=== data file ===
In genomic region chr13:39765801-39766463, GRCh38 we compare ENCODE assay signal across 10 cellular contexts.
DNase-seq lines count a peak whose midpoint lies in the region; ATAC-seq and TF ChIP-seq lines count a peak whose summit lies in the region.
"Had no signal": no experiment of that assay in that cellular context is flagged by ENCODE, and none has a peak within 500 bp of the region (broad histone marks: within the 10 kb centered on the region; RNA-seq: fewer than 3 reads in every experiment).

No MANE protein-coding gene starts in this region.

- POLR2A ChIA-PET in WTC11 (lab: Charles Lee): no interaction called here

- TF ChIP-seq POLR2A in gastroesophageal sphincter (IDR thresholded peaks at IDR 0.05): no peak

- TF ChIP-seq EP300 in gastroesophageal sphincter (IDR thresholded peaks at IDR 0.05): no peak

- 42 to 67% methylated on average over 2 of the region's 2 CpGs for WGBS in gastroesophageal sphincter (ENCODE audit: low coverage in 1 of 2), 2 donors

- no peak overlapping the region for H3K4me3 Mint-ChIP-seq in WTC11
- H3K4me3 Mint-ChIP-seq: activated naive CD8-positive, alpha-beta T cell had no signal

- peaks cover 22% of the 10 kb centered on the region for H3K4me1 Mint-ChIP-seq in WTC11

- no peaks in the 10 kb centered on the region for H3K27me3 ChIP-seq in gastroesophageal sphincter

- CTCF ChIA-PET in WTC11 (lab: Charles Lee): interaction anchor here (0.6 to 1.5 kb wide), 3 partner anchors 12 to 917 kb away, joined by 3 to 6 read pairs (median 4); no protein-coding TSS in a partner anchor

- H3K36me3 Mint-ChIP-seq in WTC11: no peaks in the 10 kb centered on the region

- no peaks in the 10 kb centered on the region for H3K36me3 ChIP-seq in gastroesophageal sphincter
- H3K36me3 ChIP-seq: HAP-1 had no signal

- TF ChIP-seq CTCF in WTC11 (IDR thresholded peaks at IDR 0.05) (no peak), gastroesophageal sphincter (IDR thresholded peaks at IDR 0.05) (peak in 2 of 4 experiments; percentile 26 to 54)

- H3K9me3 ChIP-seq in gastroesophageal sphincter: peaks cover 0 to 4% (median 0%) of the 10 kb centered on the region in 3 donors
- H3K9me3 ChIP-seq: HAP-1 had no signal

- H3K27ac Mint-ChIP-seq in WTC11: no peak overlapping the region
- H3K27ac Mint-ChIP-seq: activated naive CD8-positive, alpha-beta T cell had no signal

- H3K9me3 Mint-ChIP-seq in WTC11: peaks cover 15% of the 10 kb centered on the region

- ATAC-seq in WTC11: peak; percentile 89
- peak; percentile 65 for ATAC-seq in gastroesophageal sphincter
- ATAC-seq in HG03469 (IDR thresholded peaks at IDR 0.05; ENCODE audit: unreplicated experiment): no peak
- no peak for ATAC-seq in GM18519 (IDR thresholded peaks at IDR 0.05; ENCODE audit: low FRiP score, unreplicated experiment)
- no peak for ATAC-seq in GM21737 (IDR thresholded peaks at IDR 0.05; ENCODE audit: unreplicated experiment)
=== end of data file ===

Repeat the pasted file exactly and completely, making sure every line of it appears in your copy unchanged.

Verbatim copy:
In genomic region chr13:39765801-39766463, GRCh38 we compare ENCODE assay signal across 10 cellular contexts.
DNase-seq lines count a peak whose midpoint lies in the region; ATAC-seq and TF ChIP-seq lines count a peak whose summit lies in the region.
"Had no signal": no experiment of that assay in that cellular context is flagged by ENCODE, and none has a peak within 500 bp of the region (broad histone marks: within the 10 kb centered on the region; RNA-seq: fewer than 3 reads in every experiment).

No MANE protein-coding gene starts in this region.

- POLR2A ChIA-PET in WTC11 (lab: Charles Lee): no interaction called here

- TF ChIP-seq POLR2A in gastroesophageal sphincter (IDR thresholded peaks at IDR 0.05): no peak

- TF ChIP-seq EP300 in gastroesophageal sphincter (IDR thresholded peaks at IDR 0.05): no peak

- 42 to 67% methylated on average over 2 of the region's 2 CpGs for WGBS in gastroesophageal sphincter (ENCODE audit: low coverage in 1 of 2), 2 donors

- no peak overlapping the region for H3K4me3 Mint-ChIP-seq in WTC11
- H3K4me3 Mint-ChIP-seq: activated naive CD8-positive, alpha-beta T cell had no signal

- peaks cover 22% of the 10 kb centered on the region for H3K4me1 Mint-ChIP-seq in WTC11

- no peaks in the 10 kb centered on the region for H3K27me3 ChIP-seq in gastroesophageal sphincter

- CTCF ChIA-PET in WTC11 (lab: Charles Lee): interaction anchor here (0.6 to 1.5 kb wide), 3 partner anchors 12 to 917 kb away, joined by 3 to 6 read pairs (median 4); no protein-coding TSS in a partner anchor

- H3K36me3 Mint-ChIP-seq in WTC11: no peaks in the 10 kb centered on the region

- no peaks in the 10 kb centered on the region for H3K36me3 ChIP-seq in gastroesophageal sphincter
- H3K36me3 ChIP-seq: HAP-1 had no signal

- TF ChIP-seq CTCF in WTC11 (IDR thresholded peaks at IDR 0.05) (no peak), gastroesophageal sphincter (IDR thresholded peaks at IDR 0.05) (peak in 2 of 4 experiments; percentile 26 to 54)

- H3K9me3 ChIP-seq in gastroesophageal sphincter: peaks cover 0 to 4% (median 0%) of the 10 kb centered on the region in 3 donors
- H3K9me3 ChIP-seq: HAP-1 had no signal

- H3K27ac Mint-ChIP-seq in WTC11: no peak overlapping the region
- H3K27ac Mint-ChIP-seq: activated naive CD8-positive, alpha-beta T cell had no signal

- H3K9me3 Mint-ChIP-seq in WTC11: peaks cover 15% of the 10 kb centered on the region

- ATAC-seq in WTC11: peak; percentile 89
- peak; percentile 65 for ATAC-seq in gastroesophageal sphincter
- ATAC-seq in HG03469 (IDR thresholded peaks at IDR 0.05; ENCODE audit: unreplicated experiment): no peak
- no peak for ATAC-seq in GM18519 (IDR thresholded peaks at IDR 0.05; ENCODE audit: low FRiP score, unreplicated experiment)
- no peak for ATAC-seq in GM21737 (IDR thresholded peaks at IDR 0.05; ENCODE audit: unreplicated experiment)